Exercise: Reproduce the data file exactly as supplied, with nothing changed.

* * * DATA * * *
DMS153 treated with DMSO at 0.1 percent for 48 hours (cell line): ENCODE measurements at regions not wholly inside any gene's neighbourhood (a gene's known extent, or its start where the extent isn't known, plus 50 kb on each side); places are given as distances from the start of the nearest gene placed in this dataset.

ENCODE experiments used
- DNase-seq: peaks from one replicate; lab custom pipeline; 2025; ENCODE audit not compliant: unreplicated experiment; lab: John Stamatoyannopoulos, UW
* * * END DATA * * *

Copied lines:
DMS153 treated with DMSO at 0.1 percent for 48 hours (cell line): ENCODE measurements at regions not wholly inside any gene's neighbourhood (a gene's known extent, or its start where the extent isn't known, plus 50 kb on each side); places are given as distances from the start of the nearest gene placed in this dataset.

ENCODE experiments used
- DNase-seq: peaks from one replicate; lab custom pipeline; 2025; ENCODE audit not compliant: unreplicated experiment; lab: John Stamatoyannopoulos, UW